Liability For Compliance Violations

As a business owner, you can't be sued for most CCPA (CPRA) violations.

In the case of a data breach, for example, you can only be sued if the information stolen included unencrypted or unredacted data.

In most cases however, before filing a suit for statutory damages, a party must give you written notice of which CCPA (CPRA) section(s) they claim you've violated.

From that point you'll have 30 days to respond that you've cured the violation(s), if any existed.

In other words, you cannot be sued for statutory damages for a CCPA (CPRA) violation if you've remedied the violation and provided a written statement to that effect.


A Privacy Policy is a written statement by which businesses give customers a broad picture of its on and offline practices for the collection of personal information, and should include the following sections:

  • Right to Know
  • Right to Delete
  • Right to Opt-Out of Sale
  • Right to Non-Discrimination

The CCPA (CPRA) also requires that businesses give consumers certain information in a Notice at Collection before or at the point where data collection occurs.

This stipulation is usually satisfied by placing a link to the Notice at Collection on a website's homepage, and/or where customers place an order, request services, or enter their personal information.

Some businesses include the notice information within a Privacy Policy instead of a separately-linked web page. However, the best approach is to provide both a separate link to a webpage dedicated exclusively to the Notice at Collection, as well as noting the notice within a Privacy Policy.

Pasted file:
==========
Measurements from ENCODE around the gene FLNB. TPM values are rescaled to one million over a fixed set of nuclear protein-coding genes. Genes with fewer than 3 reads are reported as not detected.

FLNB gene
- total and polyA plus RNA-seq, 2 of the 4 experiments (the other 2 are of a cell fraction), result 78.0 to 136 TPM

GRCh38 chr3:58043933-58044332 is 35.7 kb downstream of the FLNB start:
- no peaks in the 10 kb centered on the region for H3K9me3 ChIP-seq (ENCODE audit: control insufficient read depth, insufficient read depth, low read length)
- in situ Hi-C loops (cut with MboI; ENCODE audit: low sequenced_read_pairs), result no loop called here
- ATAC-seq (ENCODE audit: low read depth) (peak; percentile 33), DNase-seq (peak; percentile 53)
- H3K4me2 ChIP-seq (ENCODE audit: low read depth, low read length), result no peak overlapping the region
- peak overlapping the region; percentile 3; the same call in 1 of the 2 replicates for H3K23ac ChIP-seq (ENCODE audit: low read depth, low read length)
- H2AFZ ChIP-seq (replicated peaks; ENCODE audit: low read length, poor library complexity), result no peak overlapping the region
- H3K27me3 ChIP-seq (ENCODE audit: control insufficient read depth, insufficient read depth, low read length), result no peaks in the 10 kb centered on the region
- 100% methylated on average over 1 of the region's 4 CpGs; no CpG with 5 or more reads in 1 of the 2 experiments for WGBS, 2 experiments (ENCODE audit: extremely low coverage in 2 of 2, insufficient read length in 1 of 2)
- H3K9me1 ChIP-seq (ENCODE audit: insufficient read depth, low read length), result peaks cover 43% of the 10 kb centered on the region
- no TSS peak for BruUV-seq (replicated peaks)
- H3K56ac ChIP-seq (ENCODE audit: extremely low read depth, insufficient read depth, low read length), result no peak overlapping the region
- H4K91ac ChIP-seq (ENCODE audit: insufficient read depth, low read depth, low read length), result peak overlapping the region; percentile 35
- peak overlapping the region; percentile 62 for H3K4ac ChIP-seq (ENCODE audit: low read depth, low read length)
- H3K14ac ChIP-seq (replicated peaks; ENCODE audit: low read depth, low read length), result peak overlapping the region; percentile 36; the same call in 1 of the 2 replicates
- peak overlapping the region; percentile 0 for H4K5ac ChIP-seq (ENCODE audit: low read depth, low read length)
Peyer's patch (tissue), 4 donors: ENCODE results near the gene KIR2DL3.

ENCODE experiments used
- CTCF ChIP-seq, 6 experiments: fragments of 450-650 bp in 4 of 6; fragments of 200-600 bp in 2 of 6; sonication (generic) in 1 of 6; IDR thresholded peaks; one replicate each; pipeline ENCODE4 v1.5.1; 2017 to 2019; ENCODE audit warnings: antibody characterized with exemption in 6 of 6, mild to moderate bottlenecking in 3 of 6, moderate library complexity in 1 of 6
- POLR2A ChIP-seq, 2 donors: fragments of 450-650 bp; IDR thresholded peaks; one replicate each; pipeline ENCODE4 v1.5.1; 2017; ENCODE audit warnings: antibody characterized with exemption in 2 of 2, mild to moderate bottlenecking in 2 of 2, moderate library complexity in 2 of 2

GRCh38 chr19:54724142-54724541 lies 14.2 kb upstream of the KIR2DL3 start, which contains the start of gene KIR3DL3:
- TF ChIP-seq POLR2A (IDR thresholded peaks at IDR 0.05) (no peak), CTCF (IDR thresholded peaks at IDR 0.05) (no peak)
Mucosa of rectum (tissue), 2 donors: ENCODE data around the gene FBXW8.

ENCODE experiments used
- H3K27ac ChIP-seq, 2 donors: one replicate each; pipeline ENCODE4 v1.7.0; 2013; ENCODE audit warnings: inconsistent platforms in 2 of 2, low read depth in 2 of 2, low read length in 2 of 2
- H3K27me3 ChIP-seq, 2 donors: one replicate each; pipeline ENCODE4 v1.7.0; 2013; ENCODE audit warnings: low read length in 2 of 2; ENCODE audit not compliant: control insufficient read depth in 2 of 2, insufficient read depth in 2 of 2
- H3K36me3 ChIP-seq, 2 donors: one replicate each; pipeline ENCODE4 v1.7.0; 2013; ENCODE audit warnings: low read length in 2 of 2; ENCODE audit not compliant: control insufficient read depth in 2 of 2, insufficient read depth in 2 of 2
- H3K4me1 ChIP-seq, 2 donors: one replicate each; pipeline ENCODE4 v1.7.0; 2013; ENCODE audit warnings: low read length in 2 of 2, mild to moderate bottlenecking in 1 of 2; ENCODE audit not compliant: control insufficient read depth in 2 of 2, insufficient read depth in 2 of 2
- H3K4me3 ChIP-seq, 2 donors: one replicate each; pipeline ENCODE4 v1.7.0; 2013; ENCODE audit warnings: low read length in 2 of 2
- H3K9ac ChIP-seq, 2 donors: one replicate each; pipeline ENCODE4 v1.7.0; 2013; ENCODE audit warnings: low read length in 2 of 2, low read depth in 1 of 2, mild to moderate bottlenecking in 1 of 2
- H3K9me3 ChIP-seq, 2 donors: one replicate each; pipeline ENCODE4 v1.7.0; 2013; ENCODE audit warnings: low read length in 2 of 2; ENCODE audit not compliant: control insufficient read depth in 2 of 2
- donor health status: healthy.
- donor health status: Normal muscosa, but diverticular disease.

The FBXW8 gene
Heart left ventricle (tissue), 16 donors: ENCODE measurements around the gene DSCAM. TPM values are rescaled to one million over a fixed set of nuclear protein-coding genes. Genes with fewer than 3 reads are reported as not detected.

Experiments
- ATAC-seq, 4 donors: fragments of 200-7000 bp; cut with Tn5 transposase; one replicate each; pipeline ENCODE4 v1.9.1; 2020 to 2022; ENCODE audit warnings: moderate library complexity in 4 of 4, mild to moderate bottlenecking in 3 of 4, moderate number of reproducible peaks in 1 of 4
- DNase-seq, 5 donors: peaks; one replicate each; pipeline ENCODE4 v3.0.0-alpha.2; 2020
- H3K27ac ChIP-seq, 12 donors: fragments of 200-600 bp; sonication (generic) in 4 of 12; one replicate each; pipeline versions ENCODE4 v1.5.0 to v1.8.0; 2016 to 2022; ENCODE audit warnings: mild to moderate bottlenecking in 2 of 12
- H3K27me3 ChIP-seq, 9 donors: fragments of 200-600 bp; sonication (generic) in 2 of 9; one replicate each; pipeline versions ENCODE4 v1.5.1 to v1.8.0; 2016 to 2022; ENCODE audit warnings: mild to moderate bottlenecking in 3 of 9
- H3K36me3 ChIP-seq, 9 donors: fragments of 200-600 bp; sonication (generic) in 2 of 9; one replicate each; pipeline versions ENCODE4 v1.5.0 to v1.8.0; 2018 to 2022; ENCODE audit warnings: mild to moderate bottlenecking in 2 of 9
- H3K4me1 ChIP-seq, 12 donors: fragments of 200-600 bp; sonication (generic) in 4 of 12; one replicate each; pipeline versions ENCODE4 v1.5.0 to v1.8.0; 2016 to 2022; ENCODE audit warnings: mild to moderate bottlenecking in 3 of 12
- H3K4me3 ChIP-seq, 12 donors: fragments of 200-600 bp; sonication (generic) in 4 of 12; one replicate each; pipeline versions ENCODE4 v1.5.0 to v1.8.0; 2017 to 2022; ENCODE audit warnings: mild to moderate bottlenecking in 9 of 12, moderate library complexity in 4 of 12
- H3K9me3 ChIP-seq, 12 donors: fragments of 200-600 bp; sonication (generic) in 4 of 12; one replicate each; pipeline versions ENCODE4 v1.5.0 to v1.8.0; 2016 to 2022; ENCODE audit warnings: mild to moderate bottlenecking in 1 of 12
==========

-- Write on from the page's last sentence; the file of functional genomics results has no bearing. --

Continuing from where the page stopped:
To recap, a Notice of Collection must list the categories of personal information the business collects and the purposes for which it will be used. Make sure to write out this information in a way that's easy to read and understand. Use charts, bullet points and other formatting techniques to break down blocks of text and large groups of information.

In addition, businesses that sell consumers' personal information must have a "Do Not Sell My Personal Information" page link.

Remember too, that the notice must also contain a link to the business' Privacy Policy where consumers can get a complete description of their rights and the business' practices regarding collecting, sharing and selling personal information.